Of course, trades don’t happen very often in the WNBA, and meaningful ones are even more rare. With only 12 teams there aren’t many options to trade with, and there are even fewer when you’re only looking at teams with some kind of chance to win a championship this season. That crosses off Washington and Tulsa immediately, leaving just nine teams to consider. In increasing order of likelihood:

 

Distinctly unlikely: Indiana, New York, San Antonio

With all their early-season injuries, Indiana could almost work, and the 3/4 combo-forward who defends in the low-post that Thompson has become would fit in the Fever’s system. But they’ve got a settled core of players, and they’re the one theoretical option who’d have some issues fitting Thompson’s salary under the cap. So I can’t see it.

 

New York have already had injury issues in the post as well, but they’ve got their young projects (Kelsey Bone, Toni Young), and their veteran teachers (Plenette Pierson, Cheryl Ford, Taj McWilliams-Franklin and Barb Farris on the sidelines) in place. It seems like they don’t really have a need for someone like Thompson.

 

The Silver Stars had an obvious hole open up at power forward in the offseason, when Sophia Young blew out her knee. But they already brought in a veteran option to help fill it, in Thompson’s former teammate DeLisha Milton-Jones. Finishing her career back in Texas would add a little poetry, but it’s hard to see the fit on Dan Hughes’s squad.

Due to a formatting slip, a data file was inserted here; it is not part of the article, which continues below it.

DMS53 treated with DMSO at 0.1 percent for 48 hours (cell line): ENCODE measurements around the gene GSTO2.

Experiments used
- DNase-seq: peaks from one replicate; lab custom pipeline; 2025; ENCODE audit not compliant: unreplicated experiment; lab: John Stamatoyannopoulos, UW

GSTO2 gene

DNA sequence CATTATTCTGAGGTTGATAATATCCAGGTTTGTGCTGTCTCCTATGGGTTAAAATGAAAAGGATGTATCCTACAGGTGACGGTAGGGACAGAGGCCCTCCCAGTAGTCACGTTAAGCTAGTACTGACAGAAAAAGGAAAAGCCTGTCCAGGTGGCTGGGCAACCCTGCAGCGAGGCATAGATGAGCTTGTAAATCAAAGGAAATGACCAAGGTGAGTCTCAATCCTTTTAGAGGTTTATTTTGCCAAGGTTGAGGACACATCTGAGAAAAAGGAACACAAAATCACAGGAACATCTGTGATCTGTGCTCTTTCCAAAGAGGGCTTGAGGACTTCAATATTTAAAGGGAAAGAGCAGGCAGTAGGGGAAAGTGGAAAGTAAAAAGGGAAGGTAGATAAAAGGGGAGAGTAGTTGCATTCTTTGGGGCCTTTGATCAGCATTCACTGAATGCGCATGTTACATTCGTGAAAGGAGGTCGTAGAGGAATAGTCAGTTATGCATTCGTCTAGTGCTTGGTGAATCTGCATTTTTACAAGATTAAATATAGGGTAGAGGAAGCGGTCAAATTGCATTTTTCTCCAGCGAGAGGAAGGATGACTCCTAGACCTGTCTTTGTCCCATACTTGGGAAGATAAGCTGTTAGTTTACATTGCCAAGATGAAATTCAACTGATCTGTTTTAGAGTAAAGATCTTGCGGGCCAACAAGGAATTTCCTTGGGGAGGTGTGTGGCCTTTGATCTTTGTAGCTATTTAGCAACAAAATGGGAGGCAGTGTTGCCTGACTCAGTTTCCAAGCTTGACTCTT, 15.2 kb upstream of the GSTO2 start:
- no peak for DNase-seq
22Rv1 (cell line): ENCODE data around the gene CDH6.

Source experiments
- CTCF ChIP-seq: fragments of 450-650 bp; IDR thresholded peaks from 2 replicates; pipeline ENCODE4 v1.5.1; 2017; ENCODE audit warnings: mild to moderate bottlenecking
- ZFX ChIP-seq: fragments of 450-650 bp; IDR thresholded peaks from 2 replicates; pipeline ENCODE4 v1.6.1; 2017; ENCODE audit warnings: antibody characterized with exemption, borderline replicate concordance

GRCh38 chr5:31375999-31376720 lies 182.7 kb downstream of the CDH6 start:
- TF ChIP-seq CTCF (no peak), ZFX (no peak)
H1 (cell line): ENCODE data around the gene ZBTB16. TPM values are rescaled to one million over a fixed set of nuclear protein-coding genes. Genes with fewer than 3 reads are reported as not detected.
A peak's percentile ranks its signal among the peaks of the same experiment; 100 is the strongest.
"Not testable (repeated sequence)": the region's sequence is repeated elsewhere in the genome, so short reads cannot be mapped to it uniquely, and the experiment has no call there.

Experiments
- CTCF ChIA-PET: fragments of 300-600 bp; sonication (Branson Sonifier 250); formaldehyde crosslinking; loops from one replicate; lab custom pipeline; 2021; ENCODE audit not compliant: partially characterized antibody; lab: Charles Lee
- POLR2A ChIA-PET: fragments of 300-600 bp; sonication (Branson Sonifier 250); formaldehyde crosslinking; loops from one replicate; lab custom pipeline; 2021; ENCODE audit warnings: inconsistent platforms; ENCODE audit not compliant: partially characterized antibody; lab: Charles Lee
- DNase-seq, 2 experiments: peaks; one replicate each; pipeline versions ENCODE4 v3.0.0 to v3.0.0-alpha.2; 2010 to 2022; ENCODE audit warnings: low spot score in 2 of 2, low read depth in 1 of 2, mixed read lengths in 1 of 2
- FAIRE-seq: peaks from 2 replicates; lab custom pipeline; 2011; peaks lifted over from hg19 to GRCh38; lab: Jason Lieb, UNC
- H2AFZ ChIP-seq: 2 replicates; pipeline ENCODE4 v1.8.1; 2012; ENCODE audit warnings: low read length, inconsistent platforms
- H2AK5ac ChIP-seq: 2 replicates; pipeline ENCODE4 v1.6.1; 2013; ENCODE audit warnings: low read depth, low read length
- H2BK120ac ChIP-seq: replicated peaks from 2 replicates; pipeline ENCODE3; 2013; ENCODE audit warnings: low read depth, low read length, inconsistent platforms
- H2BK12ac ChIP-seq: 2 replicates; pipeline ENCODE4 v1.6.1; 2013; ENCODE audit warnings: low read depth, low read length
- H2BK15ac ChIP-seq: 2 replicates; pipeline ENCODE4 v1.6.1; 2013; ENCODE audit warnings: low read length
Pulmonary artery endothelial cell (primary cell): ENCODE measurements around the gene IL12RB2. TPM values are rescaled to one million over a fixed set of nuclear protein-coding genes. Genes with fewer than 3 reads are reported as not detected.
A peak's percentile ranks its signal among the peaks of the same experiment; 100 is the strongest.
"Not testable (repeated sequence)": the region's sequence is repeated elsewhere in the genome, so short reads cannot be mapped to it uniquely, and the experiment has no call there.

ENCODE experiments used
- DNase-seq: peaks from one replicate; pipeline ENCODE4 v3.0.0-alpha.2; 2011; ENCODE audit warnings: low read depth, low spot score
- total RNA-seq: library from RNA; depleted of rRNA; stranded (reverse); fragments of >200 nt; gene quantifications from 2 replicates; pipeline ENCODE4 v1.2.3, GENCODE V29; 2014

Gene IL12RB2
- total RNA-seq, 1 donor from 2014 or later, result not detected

Well I guess there’s a backup role available: Phoenix, Minnesota, Los Angeles

Phoenix probably have enough issues to sort out at this point without introducing another new piece. Their bench isn’t deep (at least it never seems to be – it can be hard to tell with Corey Gaines running the rotation), but assuming Penny Taylor returns at some point there would probably only be limited minutes available for Thompson. Although at least she’d give them someone who’d inevitably toss up some deep threes – the current Mercury group seemed to have forgotten how on Sunday night.

 

Minnesota is a little intriguing, because their only post backups are largely unproven and they’ve only got two of them left. With McWilliams-Franklin and Jessica Adair gone, Devereaux Peters and Amber Harris are the only bigs available off the Lynx bench. Harris in particular got off to a nice start in their opener, but one swallow doesn’t confirm a beautiful summer just yet. We also can’t be sure that Janel McCarville is going to be a total success as the new starter inside. It seems like the Lynx wouldn’t be interested right now, but have some potential to become interested as the season progresses, depending on how their current options perform.